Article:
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Guess what?  More desert.  Our next stop was Lake Havasu and was once again just a place to stop en route.  We learned two things here.  Number one, it’s hot.  No, really.  It’s freaking hot.  Still early October and the temperature was 98F.  Number two, it’s home to the London Bridge, as in the actual one, from London, England.  Whaaat?!  Here’s a history lesson for you… Robert P. McCulloch purchased it from England at an auction in 1968.  The bridge was taken down in pieces, shipped all the way across the ocean and a large part of the USA and was rebuilt in Lake Havasu City connecting to an island in the lake.  Since we drove over it a couple times, does that mean that we went to London too?  😉

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After a bit of studying the maps, we decided that we would go to Meteor Crater in Arizona before heading back to our actual destination for the day.  My husband loves astronomy and this was on his “must see” list for this trip.  After all, how often do you get to see a part of Earth where some astronomy crashed?  It’s the best preserved meteorite impact site on earth.  To be honest, I thought my husband was nuts for wanting to drive 2 and 1/2 hours out to the middle of nowhere to see a “big hole”.  However, I was genuinely impressed with the site.  There is something about seeing this site in person that puts into perspective just how fragile our planet is.

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When we headed back out on the road again, we found the scenic overlook below.  Love.

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Our sites were set on the Grand Canyon, but the lodging out there isn’t that great.  Instead we stayed in Sedona, Arizona because we found The Enchantment Resort nestled in Boynton, Canyon.  It’s sort of like a mini-grand canyon but with super pretty red rocks, an adorable little town, and a pleasant scent from the trees or bushes that I couldn’t quite identify.  Also, unlike the Grand Canyon, the lodging was IN the canyon because they are allowed to do that in Sedona.  This stop was my favorite part of the vacation.

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I could have stayed there for a week, easily.  How could the below view get old?  It can’t.  In fact, I’ve already told my husband that I’d love to go back there one day, and it’s one of the only places we’ve ever visited where I could picture moving to in retirement.  (If I could ever convince myself to give up the Northeast that is.)

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Two more days of relaxing in beautiful Sedona and it was off to the Grand Canyon National Park.  As it turns out, this was our least favorite part of the vacation.  Neither of us would have called that one.  In fact, we down right did not like it.  We went off peak and almost every parking lot they provided to catch a view of the canyon was packed literally to over-full.  We’d drive around a few times hoping we’d catch someone leaving but we were not successful most of the time.  Either we’d leave after a bit of frustrated swearing or my husband would run out and take pictures (like the panorama picture below) while I circled the parking lot waiting for him to return.  If you were lucky to be able to find a parking spot, we didn’t find the views to be nearly as impressive as we had both built it up to be in our heads or as beautiful as anything we’d seen on our vacation leading up to it.  Keep in mind that doesn’t mean the views were bad, just not what we’d hoped for and the parking situation didn’t help.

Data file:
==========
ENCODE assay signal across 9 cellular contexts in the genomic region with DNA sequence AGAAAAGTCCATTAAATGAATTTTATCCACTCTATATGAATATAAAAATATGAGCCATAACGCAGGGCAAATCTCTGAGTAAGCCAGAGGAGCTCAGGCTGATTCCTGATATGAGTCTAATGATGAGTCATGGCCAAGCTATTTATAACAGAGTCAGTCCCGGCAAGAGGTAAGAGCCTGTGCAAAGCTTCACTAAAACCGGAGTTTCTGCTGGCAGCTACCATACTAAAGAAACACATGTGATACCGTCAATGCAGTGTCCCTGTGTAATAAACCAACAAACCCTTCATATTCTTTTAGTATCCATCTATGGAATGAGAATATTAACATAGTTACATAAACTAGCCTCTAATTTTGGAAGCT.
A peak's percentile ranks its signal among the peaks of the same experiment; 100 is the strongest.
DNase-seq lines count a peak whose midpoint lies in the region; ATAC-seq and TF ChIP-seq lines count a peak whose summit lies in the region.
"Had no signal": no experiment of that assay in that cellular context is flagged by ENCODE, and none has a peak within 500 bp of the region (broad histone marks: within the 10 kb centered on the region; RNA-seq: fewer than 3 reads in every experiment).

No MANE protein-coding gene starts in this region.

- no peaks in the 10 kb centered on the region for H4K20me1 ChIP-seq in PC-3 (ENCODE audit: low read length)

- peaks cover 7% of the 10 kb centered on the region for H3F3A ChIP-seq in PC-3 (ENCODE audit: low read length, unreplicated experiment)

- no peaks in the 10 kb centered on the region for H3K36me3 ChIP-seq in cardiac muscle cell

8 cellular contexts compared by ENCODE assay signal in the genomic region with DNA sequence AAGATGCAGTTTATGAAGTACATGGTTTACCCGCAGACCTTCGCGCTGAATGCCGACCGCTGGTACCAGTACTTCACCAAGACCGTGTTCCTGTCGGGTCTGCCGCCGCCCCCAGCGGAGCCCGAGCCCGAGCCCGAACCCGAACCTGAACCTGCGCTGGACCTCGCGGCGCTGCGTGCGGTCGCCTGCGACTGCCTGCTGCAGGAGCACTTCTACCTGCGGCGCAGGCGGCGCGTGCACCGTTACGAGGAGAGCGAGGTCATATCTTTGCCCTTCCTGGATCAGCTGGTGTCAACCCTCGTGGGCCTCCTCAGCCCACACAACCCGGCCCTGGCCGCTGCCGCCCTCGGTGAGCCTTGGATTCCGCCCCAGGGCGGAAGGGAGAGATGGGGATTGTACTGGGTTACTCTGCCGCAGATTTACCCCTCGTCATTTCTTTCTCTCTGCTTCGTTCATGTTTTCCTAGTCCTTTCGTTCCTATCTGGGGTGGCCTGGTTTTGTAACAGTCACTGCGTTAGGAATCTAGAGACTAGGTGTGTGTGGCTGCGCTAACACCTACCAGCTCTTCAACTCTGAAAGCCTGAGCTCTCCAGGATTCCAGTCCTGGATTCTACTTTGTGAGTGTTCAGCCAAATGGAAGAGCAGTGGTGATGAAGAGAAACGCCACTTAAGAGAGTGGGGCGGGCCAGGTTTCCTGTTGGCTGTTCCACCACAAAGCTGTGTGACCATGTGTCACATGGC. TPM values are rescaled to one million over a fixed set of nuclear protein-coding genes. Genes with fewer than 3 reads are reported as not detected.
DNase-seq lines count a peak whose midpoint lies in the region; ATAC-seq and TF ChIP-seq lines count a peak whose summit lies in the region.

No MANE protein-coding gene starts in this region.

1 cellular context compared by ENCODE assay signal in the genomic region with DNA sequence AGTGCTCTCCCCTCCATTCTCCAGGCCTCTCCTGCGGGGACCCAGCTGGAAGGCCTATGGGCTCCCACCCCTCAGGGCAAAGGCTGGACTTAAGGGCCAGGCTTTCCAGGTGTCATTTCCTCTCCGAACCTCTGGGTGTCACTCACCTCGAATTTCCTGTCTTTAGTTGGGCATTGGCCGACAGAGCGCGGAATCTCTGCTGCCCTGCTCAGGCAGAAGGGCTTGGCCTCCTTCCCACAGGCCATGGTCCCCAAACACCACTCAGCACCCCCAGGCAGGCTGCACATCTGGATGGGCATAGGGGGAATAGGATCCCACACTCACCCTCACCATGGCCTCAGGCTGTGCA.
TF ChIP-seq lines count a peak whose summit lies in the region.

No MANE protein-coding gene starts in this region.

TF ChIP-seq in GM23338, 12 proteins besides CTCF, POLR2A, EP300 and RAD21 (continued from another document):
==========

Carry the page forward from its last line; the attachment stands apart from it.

After a frustrating drive through a forest that was strangely referred to as Desert View Drive and was supposed to be full of views of the Grand Canyon, but was mostly just parking lots that were full, we started our trek back to Las Vegas.  On the way there was the Hoover Dam.  It’s an impressive piece of engineering and was free to drive around and see.  (Parking and tours cost money, but we arrived a bit too late in the day to bother with either of those.)

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Finally safely back in Las Vegas, we battled our way through a city that was under construction where both nav and street signs seem to be laid out to confuse out-of-towners.  The heart of the Vegas strip reminds me of a smaller version of Times Square in NYC.

Our destination this time was the Aria Resort and Casino.  We figured we aren’t really the Las Vegas type of people so we were unlikely to return with any frequency and that meant we should stay in two different hotels while we were there.  We also visited some of the near by casinos and found all of the various themes they presented to be both interesting and amusing.

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Phew, that was a lot.  Did you get all that?  Sorry it was a longer post than usual, but we saw a lot and I simply had to share.  Overall, we had an amazing time.  We are glad to be back home but we are so not ready to get back to reality.  I guess it has to happen at some point.  😉



  1. Ashley says:

    Goodness that is a lot of miles!! haha But your vacation looks amazing!! My husband and I are hoping to get back out west at some point … we’ve been to vegas once but really more to just go hiking and all that good stuff!

    1. Tina says:

      Oh, it was amazing and I would absolutely recommend exploring the west! Let me know if you have any questions if you guys go. 🙂